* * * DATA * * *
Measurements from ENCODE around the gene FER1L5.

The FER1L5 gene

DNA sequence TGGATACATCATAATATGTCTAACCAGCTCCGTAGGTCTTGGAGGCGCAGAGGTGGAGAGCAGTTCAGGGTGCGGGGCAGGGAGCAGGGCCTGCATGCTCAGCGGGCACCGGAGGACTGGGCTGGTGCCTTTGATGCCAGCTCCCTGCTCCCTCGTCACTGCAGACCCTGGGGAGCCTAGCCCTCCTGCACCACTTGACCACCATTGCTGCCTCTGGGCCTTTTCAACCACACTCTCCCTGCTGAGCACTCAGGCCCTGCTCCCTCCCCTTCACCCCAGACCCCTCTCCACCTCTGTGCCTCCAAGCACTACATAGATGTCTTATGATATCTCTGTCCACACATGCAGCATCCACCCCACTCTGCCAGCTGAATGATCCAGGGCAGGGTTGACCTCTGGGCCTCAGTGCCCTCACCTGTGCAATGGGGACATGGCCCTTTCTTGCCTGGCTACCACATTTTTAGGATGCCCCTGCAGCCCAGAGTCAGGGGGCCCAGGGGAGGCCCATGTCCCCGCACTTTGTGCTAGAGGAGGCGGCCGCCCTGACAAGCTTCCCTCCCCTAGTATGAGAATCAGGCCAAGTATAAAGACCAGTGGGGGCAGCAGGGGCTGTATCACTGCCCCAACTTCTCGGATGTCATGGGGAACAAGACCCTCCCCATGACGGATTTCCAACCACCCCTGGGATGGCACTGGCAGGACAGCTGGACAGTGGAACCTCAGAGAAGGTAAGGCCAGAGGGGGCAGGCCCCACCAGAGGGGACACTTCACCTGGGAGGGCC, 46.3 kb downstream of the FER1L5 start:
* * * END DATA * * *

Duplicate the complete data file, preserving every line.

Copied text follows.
Measurements from ENCODE around the gene FER1L5.

The FER1L5 gene

DNA sequence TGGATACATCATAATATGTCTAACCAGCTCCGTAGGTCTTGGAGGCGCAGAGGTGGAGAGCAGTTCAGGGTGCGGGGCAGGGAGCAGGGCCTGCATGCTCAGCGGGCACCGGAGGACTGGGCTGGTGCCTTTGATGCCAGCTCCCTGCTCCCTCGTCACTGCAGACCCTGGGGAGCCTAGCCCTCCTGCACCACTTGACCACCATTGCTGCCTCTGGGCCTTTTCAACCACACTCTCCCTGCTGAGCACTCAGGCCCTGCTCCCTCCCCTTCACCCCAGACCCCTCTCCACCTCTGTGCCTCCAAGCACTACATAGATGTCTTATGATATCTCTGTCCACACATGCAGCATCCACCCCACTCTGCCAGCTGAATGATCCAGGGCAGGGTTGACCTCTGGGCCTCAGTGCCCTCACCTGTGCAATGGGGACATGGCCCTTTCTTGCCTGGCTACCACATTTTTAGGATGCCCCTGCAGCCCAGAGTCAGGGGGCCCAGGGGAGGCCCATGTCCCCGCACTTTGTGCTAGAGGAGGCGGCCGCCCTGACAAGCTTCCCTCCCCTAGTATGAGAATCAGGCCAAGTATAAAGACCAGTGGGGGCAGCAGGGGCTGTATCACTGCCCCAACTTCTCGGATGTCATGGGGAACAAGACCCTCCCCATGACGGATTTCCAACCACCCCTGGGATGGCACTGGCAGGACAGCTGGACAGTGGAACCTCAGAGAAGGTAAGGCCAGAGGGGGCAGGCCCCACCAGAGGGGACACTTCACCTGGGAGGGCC, 46.3 kb downstream of the FER1L5 start: